South Portland resident files 'whistleblower' lawsuit against county, sheriff
SOUTH PORTLAND — A lawyer representing Cumberland County Sheriff Kevin Joyce and Chief Deputy Naldo Gagnon said he expects to file a response soon to a lawsuit filed against them April 16.
Gerard Brady, a former Cumberland County Sheriff's Office detective, has accused Joyce and Gagnon of violating the Maine Whistleblower Act.
Brady, a South Portland resident, claims Joyce and Gagnon engaged in retaliatory acts against him, including a criminal investigation and his demotion. In his complaint, Brady said he was a detective for most of his 33 years in the department, and became certified to give polygraph examinations in 2001.
According to the lawsuit, the violations came after Brady said an alleged assault at the Cumberland County Jail in Portland had been covered up, and he actively opposed Joyce's campaign for sheriff in 2010.
Brady seeks unspecified compensatory and punitive damages, including court fees and legal costs. On March 19, the Maine Human Rights Commission issued him a "Right to Sue" letter, which ended an investigation into his MHRC complaint filed Sept. 13, 2012.
Peter Marchesi, a Waterville lawyer representing the defendants, said he is reviewing the suit before filing responses.
Brady filed suit against Cumberland County last month in Androscoggin County Superior Court in Auburn, and an identical suit against Joyce and Gagnon in Cumberland County Superior Court in Portland.
Brady, who is represented by Portland attorney Jonathan Goodman, seeks to combine the suits in Androscoggin County. Marchesi said he will file a motion to have both suits heard as one in Cumberland County.
According to his complaint, Brady said he openly supported a potential run for Cumberland County sheriff by Maine State Police Sgt. Michael Edes after Joyce announced in May 2010 he would be running to replace former sheriff and current state Rep. Mark Dion, D-Portland.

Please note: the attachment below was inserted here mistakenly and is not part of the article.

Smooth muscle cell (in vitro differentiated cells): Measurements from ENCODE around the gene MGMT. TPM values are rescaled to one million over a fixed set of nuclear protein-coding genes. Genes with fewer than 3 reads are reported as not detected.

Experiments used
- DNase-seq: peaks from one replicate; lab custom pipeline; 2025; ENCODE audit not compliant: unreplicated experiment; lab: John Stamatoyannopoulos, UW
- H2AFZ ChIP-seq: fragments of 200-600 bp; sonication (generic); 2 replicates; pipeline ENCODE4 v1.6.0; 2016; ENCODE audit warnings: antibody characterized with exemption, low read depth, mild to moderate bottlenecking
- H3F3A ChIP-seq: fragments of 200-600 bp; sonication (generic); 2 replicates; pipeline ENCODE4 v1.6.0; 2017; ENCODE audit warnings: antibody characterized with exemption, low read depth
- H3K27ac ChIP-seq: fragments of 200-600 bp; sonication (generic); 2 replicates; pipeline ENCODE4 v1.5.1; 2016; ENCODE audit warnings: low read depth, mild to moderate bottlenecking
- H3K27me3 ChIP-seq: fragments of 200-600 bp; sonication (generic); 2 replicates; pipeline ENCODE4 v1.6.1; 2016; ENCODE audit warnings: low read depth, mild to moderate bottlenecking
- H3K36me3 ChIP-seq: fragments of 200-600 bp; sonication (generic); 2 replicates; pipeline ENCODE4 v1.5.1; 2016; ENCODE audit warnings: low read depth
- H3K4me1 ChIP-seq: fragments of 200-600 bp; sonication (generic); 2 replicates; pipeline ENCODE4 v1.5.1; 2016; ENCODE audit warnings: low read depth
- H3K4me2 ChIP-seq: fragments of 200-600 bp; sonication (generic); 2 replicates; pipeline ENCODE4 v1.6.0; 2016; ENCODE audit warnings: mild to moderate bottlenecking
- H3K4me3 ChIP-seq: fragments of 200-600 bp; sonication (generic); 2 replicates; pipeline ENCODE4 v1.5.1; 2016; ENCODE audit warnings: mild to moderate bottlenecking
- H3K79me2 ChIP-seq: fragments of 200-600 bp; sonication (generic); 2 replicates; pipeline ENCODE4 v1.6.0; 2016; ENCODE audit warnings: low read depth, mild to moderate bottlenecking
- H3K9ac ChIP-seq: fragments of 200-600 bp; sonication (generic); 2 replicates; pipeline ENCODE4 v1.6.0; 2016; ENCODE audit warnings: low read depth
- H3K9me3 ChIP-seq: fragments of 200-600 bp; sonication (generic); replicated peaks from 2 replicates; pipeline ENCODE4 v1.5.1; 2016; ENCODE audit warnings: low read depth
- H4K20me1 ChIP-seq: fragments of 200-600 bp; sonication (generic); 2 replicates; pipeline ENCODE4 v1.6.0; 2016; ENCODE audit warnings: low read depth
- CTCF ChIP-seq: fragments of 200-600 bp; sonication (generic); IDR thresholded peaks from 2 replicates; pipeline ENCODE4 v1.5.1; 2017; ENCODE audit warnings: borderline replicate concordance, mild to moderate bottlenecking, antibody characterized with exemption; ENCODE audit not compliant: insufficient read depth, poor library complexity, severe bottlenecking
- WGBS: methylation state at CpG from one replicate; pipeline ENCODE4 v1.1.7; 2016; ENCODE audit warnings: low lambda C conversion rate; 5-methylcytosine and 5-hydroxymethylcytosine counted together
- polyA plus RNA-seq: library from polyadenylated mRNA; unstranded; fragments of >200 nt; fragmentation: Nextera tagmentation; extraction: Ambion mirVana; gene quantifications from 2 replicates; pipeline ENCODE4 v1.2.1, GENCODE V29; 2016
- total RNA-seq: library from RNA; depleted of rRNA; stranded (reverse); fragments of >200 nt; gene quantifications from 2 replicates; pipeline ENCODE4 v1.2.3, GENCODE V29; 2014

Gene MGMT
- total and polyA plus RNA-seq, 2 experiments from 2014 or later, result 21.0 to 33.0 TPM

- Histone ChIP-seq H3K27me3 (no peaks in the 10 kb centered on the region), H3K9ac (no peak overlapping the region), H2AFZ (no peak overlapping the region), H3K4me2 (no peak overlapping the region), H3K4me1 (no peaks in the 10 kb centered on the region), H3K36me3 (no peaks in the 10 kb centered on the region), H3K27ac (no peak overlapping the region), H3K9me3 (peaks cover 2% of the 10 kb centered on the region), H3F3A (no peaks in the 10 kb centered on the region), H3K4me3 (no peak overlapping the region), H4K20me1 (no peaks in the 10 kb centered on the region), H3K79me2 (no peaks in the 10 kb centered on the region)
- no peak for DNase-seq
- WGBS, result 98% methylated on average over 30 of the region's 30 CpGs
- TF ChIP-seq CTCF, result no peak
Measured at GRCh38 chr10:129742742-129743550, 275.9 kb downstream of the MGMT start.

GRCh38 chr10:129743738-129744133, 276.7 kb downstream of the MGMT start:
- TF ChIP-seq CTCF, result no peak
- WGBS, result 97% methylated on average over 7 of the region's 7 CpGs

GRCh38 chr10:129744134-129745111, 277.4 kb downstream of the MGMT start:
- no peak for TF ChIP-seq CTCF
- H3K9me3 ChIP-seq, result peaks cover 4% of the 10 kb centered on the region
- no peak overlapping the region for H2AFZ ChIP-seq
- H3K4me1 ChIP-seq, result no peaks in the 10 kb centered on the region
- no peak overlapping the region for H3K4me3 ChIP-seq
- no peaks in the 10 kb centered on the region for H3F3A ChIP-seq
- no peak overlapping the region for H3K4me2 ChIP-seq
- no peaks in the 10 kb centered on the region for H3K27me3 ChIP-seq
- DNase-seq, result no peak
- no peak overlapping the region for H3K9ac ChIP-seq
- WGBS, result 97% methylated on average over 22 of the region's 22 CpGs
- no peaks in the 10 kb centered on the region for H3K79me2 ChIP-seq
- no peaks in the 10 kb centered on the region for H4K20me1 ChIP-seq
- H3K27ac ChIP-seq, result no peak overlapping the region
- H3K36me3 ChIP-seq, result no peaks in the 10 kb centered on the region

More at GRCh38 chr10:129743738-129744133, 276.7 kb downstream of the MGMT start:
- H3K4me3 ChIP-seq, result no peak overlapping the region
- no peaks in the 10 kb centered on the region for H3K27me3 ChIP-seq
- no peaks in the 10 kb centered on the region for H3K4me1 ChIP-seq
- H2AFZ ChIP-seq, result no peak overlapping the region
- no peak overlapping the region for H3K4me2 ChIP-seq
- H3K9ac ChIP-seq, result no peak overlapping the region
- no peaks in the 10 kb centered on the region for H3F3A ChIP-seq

Edes decided not to run, and Joyce was unopposed in the November 2010 election.
In the months before the election, Brady said he viewed a video of a possible assault by a corrections officer on an inmate at the Cumberland County Jail in Portland.
In his complaint, Brady said he repeatedly expressed his opinion to coworkers and superior officers about the incident and possible liability faced by Cumberland County. He said he believed there was a cover-up to protect Joyce.
Brady said he continued to express his views after the election, and was warned by a coworker in "mid to late 2011" he "was only going to make trouble for himself."
While administering polygraph tests for the sheriff's office, Brady also had his own polygraph business, Forensic Polygraph Services. He said he would occasionally leave work early to administer private tests, using a leave program called "unmanaged comp," and had "never been accused of wrongdoing."
On Feb. 8, 2012, Brady said he was placed on administrative leave by Joyce while a criminal investigation was conducted about possible theft of services and overcharging customers for his work at FPS.
The investigative file was eventually forwarded to the Cumberland County district attorney's office and Maine attorney general's office. Both offices declined to press charges for theft of services relating to Brady's work, and members of the Maine Criminal Justice Academy Complaint Committee recommended no action be taken against Brady on the same allegations.
Brady said the Sheriff's Office investigation and "false and defamatory statements" made by Joyce and Gagnon ruined his business.
He said he was demoted to a patrol position and removed as a polygraph administrator, allegedly for violating policies not specified in his complaint. He filed a union grievance, and began his new duties, but "began suffering from anxiety and depression ... to the point where it became quickly debilitating."
Brady said he suffered "a mental breakdown" while trying to apprehend a domestic violence suspect about two weeks after his demotion, and has been unable to return to work.